Franklin's Star Attraction

Saving a historic movie house in central Tennessee

In recent years, the Art Deco Franklin Theatre in Franklin, Tenn., was in dire need of restoration, with crumbling concrete floors, unstable walls, and faulty plumbing that created a mini waterfall down the stairwell. Yet night after night, patrons packed the house. How did the owners keep the seats full despite the building's deteriorating condition? "They said their main strategy was to keep the lights low," says Mary Pearce, executive director of the nonprofit Heritage Foundation of Franklin and Williamson County.

In 2007, however, the building changed hands and a new owner doubled the rent, forcing the longtime tenants out. Local residents feared for the future of the 1937 theater, the earliest in town to feature sound. Would the new owner demolish it? "I just knew we had to do something," Pearce says. "We had to intervene."

As Pearce and Aubrey Preston, a preservation advocate, began considering ways to purchase the theater, a Heritage Foundation board member and volunteer named Emily Magid stepped forward with a $1.75 million loan (which she eventually forgave) to purchase the building. Her donation kick-started a fundraising campaign for the structure's restoration and inspired several million-dollar donors, many of whom offered grants with ambitious matching requirements—just as the stock market crashed in October 2008. "Nobody knew what was going on with the market, and we were asking them to write us a check," Preston says. "It was intimidating."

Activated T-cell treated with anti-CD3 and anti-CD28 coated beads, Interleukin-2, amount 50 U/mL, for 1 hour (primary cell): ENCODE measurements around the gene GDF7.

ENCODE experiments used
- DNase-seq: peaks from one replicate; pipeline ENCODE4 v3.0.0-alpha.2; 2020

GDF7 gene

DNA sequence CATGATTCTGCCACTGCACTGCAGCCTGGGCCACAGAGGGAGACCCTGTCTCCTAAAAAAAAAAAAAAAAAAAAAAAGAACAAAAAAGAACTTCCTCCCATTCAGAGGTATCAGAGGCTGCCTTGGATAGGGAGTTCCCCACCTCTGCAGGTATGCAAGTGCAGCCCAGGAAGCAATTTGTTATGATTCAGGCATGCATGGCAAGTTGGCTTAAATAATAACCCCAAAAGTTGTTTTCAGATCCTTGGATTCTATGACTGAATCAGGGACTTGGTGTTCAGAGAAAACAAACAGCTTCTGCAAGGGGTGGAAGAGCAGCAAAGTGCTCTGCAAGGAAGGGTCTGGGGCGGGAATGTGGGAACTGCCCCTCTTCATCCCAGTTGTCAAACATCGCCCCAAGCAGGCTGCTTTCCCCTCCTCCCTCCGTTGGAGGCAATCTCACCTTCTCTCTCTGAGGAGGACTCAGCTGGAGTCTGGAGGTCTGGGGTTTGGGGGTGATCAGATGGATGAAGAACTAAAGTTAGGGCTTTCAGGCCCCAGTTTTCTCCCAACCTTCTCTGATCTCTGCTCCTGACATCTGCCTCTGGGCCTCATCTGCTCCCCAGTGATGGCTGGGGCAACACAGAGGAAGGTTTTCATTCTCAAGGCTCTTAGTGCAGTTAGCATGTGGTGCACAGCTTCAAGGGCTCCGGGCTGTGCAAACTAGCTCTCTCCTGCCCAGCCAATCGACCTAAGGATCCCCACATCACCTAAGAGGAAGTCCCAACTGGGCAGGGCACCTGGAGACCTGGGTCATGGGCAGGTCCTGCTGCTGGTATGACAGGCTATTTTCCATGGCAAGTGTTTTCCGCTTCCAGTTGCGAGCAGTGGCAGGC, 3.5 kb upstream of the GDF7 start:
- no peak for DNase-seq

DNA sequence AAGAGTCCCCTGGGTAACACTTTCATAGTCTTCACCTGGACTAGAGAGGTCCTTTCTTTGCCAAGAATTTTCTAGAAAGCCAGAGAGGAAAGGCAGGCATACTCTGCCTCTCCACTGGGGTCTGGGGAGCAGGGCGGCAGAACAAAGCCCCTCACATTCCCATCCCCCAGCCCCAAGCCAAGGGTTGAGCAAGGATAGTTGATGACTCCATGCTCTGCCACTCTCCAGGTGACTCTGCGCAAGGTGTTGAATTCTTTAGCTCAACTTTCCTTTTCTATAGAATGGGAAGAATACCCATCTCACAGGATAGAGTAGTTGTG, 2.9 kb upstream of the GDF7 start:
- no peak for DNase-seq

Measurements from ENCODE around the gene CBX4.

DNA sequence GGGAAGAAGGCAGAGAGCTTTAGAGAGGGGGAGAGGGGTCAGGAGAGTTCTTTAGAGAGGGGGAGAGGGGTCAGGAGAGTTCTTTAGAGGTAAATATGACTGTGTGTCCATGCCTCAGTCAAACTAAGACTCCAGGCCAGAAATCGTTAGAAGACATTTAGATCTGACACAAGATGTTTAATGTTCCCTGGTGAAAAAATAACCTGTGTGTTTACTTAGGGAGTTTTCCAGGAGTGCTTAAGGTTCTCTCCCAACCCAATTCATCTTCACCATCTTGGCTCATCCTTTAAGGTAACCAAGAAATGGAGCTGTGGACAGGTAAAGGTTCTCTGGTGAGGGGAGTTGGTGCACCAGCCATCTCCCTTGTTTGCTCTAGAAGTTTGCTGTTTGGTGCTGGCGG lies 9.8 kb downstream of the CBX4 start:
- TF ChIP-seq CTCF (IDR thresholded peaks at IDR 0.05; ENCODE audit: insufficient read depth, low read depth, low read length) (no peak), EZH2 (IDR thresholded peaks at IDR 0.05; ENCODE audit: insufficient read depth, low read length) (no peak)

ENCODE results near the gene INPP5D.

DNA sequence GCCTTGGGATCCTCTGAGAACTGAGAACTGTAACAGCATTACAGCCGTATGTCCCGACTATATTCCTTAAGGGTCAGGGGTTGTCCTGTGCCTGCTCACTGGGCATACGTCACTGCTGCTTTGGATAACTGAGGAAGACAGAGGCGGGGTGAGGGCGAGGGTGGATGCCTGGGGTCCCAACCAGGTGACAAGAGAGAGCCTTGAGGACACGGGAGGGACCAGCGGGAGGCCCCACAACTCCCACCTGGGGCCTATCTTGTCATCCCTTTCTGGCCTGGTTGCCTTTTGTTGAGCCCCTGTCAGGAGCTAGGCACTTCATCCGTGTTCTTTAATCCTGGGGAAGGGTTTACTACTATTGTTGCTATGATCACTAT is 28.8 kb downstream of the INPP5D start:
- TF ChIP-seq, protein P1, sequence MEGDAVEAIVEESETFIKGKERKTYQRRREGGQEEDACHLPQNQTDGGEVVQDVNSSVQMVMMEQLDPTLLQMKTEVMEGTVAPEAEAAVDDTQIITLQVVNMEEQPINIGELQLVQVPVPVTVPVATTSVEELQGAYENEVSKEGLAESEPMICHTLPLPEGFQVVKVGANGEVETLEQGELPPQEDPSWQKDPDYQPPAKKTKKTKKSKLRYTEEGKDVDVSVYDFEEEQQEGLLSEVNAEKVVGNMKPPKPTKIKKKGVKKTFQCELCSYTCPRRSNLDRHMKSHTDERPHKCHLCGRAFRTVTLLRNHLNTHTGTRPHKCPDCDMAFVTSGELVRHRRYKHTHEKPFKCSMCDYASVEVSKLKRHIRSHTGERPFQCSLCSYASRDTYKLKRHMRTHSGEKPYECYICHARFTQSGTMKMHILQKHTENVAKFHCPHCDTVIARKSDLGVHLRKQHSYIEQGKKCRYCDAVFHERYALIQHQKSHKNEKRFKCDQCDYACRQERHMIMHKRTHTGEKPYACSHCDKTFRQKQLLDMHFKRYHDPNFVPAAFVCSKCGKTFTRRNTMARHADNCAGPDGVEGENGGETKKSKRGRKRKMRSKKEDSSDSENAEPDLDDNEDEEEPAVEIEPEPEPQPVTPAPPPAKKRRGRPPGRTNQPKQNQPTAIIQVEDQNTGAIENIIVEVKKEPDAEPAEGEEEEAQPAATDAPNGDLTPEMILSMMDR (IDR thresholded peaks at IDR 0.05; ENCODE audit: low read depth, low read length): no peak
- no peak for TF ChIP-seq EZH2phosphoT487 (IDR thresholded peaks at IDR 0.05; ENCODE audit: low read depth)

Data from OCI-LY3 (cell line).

The donations poured in anyway. By the end of the year, the foundation had begun planning for a $6.2 million, floor-to-ceiling restoration. Crews rebuilt the theater's ticket booth and the balcony, which had been removed 40 years ago. They also acoustically engineered the theater—outfitting it with electrical, plumbing, and heating and cooling systems that emit minimal ambient noise—and installed cutting-edge sound and lighting systems costing $1.4 million. "You listen to live music and movies differently, and we didn't want to make compromises for either," Preston says.

The foundation focused on making the restoration ecofriendly: More than half the materials workers used were recycled, and the new roof they installed reflects heat, which should reduce utility costs. The project is expected to achieve LEED Silver certification.

In January, more than 3,000 people filled Main Street to celebrate the lighting of the new marquee, a replica of the original, which had been removed in the 1970s. And in June, the renovated theater reopened as a movie house and concert venue. Country music artists Trace Adkins, Vince Gill, and Amy Grant have offered to play fundraising concerts at the theater to support its maintenance and operation, and several guest speakers signed up to discuss preservation issues in the community.

"The big-box theaters have wiped out the small, one-screen theaters," Preston says. "But we're not going to be competing with them. When people come to Franklin Theatre to see a movie or a concert, we're giving them a completely unique experience. We're giving them something to celebrate."

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